NC Committee proposes emergency fund for repatriation and investigation of trafficking cases

Five major draft recommendations are being worked on to support and strengthen legislation, policy and international convention related to human trafficking. It looks at providing adequate manpower for Department of Law and Order (DLO), creating sensitization and awareness programs, creating trafficking in persons emergency helpline, and creating employment opportunities.

The Social and Cultural Affairs Committee (SCAC) also proposed for the emergency fund for repatriation and investigations efforts for DLO.

The chairperson of SCAC, Eminent Member of NC, Kesang Chuki Dorjee, said DLO gets their own funding for the national security issue programs and others. Since its inception, DLO has not received funding for human trafficking issues, and they are dependent on donor funds.

One of the donors is the United Nations for Drugs and Crime (UNODC) and the organization is funding for capacity building workshop and such, and DLO cannot direct the fund utilization. Therefore, the draft recommendation for emergency funds will help not just the DLO but the relevant stakeholders, said the SCAC chairperson. She also said the person will be repatriated if the person is able to prove that it is the case of human trafficking. Having emergency fund will help all concern stakeholders to repatriate, if necessary. She said Bhutan never had any issue of human trafficking, but now, more people are going abroad due to employment opportunities, so the issues will keep coming up. She said some kind of designated fund is required and ready to be utilized in case human trafficking cases.

The review report on legislation and strategies for addressing human trafficking reported that human trafficking is a global problem that is affecting Bhutan as well. She said that there are five commonly reported types of human trafficking- sexual exploitation, forced labour, child labour, involuntary domestic servitude and trafficking in human organs.

She shared concerns of increasing reports of Bhutanese being allegedly trafficked abroad, as well as people being trafficked into and within the country, and Bhutan’s recent downgrade to Tier 3 from Tier 2 Watch list in the Trafficking in Persons (TIP) report.

Subsequently, members of the committee reported the current status of Bhutan’s legislations related to human trafficking. Bhutan’s position in TIP ranking, challenges faced by DLO as the lead agency. The records of human trafficking cases maintained by law enforcement agencies, the committee’s survey of missing persons, reported cases of human trafficking in media, human trafficking risks, regional situation and legislation, and push and pull factors influencing trafficking were presented to the House.

Kesang Chuki Dorjee said with the increasing number of cases being reported, there is greater awareness on the issue. However, the issue was always there, maybe because people were not aware about the five different types of human trafficking. It was maybe not reported and even the law enforcement agency also admitted that is never being booked as such. There are also problems with the law, such as the problems being addressed till now, and the cases that have come up, she added.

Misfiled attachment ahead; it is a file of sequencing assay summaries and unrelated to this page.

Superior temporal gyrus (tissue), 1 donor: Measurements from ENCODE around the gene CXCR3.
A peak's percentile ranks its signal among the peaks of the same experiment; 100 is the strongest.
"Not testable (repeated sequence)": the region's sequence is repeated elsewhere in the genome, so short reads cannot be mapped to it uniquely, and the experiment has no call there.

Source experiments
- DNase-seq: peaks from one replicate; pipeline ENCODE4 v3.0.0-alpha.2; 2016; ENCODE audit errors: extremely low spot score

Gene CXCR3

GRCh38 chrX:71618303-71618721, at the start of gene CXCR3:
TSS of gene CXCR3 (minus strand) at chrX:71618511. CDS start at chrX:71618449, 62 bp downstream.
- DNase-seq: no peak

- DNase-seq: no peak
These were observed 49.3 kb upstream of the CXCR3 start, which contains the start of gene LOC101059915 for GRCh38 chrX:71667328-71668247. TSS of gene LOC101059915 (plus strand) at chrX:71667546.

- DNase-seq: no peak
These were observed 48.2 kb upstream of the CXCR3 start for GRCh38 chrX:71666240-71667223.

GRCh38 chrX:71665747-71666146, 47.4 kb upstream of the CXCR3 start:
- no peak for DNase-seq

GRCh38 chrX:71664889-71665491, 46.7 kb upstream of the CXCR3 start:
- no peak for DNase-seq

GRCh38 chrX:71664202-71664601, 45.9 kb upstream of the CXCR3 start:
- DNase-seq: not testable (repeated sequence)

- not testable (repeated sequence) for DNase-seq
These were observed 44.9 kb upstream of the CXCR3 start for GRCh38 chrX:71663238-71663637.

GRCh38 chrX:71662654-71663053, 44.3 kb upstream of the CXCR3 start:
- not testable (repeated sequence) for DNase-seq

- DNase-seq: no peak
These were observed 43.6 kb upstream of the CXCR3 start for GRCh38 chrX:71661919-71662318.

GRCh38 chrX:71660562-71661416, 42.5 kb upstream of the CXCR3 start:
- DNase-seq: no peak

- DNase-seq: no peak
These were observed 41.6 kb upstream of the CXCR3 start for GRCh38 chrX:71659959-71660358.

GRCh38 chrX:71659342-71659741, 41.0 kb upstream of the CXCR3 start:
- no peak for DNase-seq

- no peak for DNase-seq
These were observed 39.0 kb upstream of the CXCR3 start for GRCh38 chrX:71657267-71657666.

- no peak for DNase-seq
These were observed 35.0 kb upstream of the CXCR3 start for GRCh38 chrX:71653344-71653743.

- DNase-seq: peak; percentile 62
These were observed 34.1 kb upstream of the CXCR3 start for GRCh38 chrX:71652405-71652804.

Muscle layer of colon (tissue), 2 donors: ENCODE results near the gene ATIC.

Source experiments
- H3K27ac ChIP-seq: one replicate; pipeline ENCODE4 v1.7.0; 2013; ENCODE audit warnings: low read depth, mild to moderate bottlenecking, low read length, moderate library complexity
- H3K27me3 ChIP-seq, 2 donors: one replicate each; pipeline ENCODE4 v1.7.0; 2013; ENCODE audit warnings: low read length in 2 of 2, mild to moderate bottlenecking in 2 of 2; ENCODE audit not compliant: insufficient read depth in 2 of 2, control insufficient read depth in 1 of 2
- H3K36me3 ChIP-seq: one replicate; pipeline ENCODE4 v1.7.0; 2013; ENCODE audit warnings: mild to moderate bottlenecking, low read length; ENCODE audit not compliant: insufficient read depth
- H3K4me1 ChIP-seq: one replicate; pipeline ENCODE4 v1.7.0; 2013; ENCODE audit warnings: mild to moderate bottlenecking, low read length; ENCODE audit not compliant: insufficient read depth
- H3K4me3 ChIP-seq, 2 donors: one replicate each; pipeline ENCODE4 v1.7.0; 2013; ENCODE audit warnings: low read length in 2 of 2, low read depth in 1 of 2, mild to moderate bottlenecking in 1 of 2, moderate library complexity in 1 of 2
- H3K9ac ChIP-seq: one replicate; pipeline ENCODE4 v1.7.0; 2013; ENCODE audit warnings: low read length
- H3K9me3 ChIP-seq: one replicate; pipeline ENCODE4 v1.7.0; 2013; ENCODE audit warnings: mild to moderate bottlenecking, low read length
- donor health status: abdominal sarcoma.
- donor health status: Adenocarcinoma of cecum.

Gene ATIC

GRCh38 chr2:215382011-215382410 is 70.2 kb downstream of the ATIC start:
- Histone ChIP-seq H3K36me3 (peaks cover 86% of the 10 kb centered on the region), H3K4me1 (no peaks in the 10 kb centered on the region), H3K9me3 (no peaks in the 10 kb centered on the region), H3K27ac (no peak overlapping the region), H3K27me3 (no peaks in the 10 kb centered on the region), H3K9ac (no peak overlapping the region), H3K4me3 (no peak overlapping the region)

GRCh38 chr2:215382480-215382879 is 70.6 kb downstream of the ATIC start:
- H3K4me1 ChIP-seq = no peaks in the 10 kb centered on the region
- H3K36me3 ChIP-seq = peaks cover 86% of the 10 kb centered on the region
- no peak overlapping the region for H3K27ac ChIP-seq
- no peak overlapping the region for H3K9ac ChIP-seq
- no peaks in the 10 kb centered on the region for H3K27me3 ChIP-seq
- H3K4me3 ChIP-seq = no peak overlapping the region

There are at least four very clear forms of human trafficking prevalent already except for maybe Human Organs, where there are concerns, but the other ones have been reported through the media as well, she said.

The chairperson of SCAC also shared concerns over the drop in the international ranking to Tier 3 from Tier 2, which is the worst ranking one can get as a country. She said it shows that the systems are not in place, the government is not committed enough. Having dropped to Tier 3 has long-term implications in terms of funding assistance.

She said the government has been working actively, and now SOP will be expected to be the greater coordination. The members of SCAC will also be providing support, in terms of strengthening the relevant legislations that is one of the loopholes.

She said there has been cases where people were being let off on other charges, due to the judges using different Acts and provisions, and not necessarily booking them in human trafficking because of previous definition of human trafficking proving illegal purpose was unclear. The members will also put an efforts to address human trafficking issue, and work on minimizing and prevent the situation from getting worst.

“We are more worried because we cannot afford to even lose one person or we cannot also be a destination where human trafficking in various forms exists,” said the chairperson of SCAC.

As for the Palero Protocol, she said Bhutan is a party to a lot of international organizations and there is no problems for Bhutan to be party to this convention and this protocol, in particular TIP. This is in order to improve the international ranking, and to show the commitment to the international community that Bhutan is serious about addressing human trafficking.

However, in the draft recommendations, the members simply said to review, assess and see whether Bhutan should accede or not. “We did not say that they have to sign right now, but the government can think about it because, ultimately, for Bhutan’s ranking to improve,” she said.

Meanwhile, the members of NC shared various concerns, suggestions and additional recommendations.

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